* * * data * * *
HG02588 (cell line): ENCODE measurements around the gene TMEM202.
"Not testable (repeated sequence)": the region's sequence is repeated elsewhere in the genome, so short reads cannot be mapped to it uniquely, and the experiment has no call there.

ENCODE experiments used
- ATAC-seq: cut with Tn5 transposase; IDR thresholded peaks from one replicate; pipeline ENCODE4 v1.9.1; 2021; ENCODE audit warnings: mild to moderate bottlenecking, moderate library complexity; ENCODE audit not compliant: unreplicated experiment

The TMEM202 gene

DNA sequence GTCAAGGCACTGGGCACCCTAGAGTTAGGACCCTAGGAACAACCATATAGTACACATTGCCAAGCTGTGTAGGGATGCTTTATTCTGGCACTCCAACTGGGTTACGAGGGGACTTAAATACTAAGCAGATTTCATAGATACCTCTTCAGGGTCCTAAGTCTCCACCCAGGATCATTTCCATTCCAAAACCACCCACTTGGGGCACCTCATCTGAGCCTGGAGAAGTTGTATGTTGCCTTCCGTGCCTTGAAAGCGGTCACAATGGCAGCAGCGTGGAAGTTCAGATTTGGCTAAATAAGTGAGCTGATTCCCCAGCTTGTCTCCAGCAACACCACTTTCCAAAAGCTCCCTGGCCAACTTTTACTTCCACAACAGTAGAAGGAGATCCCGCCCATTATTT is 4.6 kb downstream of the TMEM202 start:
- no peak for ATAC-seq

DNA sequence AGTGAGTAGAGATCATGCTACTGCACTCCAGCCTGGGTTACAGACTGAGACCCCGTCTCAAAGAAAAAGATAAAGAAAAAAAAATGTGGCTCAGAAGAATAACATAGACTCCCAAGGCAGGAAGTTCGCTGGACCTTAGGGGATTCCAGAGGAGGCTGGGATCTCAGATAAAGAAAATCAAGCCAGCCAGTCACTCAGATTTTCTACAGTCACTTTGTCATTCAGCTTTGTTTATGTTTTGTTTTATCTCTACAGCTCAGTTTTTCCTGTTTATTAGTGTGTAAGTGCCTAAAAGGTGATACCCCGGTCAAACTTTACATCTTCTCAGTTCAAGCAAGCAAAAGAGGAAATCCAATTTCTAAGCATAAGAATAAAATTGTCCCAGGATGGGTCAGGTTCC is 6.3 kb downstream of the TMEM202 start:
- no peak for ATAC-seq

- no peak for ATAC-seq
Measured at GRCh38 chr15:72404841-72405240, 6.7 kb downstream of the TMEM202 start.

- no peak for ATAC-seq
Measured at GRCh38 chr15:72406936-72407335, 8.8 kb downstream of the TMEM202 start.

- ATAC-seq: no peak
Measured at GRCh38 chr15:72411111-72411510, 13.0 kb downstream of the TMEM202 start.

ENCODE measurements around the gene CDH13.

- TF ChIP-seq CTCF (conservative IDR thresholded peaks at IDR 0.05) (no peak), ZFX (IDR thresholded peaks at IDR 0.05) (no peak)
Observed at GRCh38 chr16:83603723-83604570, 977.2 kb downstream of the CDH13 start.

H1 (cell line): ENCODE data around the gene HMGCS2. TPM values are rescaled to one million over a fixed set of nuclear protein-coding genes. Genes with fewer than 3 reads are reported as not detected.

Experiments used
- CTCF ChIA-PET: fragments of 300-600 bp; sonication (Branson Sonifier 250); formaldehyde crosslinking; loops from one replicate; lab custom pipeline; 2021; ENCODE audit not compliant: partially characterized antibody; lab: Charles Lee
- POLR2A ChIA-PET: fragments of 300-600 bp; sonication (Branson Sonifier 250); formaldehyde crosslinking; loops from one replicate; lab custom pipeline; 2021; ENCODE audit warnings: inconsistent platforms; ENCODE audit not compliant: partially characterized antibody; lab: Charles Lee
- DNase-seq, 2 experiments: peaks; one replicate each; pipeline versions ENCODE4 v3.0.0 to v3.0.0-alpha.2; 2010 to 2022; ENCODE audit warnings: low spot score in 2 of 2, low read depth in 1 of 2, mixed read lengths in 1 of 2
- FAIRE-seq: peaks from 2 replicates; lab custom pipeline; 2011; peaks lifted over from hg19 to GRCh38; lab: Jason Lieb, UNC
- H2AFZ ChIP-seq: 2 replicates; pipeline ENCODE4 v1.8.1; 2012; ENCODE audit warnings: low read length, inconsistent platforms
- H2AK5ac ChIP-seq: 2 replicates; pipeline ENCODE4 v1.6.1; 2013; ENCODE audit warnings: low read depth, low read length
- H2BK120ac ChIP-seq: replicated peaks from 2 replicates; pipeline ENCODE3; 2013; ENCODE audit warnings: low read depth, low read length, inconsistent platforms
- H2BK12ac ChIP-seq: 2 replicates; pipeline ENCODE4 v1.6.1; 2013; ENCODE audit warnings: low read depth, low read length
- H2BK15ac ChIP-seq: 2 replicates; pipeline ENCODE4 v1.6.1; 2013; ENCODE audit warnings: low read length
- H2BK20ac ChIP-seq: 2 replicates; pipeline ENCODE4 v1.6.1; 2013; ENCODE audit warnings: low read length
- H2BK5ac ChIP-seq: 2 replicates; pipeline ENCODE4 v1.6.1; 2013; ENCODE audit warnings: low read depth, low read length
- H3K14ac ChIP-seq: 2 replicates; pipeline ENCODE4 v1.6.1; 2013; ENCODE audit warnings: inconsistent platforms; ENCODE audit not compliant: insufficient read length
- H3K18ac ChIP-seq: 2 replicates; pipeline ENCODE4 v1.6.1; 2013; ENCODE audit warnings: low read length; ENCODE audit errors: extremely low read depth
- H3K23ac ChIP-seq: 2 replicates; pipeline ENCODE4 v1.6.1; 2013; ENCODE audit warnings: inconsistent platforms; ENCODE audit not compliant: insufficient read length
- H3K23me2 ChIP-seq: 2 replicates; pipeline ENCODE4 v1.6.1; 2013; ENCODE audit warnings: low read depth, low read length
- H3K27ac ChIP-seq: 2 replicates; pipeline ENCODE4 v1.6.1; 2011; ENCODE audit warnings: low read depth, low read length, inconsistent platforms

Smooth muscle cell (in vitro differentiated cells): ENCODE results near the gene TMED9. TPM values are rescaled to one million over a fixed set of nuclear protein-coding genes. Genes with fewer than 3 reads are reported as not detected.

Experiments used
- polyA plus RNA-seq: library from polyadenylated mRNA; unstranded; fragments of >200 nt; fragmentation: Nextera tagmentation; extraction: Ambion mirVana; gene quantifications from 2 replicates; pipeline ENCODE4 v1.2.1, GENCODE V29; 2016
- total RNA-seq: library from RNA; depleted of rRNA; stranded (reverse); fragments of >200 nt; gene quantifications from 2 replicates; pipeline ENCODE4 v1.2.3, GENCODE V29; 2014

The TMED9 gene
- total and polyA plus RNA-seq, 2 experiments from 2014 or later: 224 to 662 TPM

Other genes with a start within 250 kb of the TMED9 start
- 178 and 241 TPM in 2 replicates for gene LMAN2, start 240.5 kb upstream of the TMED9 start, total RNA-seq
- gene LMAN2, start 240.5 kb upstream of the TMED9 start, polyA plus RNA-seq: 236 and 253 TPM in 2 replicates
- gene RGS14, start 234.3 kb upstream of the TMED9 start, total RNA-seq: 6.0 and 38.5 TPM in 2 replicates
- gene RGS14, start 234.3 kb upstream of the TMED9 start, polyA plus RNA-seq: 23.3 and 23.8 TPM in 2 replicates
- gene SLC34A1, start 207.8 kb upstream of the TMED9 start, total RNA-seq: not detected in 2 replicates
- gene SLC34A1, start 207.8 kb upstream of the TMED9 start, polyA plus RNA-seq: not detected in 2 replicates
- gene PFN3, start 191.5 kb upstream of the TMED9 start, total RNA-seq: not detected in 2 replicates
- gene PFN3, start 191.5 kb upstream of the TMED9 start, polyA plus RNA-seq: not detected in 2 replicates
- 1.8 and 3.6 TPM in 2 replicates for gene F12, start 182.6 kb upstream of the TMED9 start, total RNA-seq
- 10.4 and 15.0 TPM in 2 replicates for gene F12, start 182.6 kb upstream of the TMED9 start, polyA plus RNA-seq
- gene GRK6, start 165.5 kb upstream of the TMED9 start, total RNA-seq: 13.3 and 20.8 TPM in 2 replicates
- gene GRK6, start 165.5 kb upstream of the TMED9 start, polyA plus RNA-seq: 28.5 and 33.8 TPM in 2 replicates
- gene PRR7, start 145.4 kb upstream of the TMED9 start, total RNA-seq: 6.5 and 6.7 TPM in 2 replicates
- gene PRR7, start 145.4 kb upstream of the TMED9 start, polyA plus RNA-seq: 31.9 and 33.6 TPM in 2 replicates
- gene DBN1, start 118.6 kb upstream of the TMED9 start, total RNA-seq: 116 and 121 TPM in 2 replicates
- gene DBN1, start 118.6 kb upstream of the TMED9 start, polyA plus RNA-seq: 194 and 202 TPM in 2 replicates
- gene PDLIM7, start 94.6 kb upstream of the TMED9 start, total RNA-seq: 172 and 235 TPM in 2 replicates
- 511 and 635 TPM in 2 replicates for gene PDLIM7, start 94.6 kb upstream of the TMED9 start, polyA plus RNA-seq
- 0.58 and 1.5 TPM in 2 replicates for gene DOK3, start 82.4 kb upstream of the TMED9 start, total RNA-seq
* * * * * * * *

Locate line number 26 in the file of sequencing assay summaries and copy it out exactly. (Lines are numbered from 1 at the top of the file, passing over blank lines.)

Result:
- H2AK5ac ChIP-seq: 2 replicates; pipeline ENCODE4 v1.6.1; 2013; ENCODE audit warnings: low read depth, low read length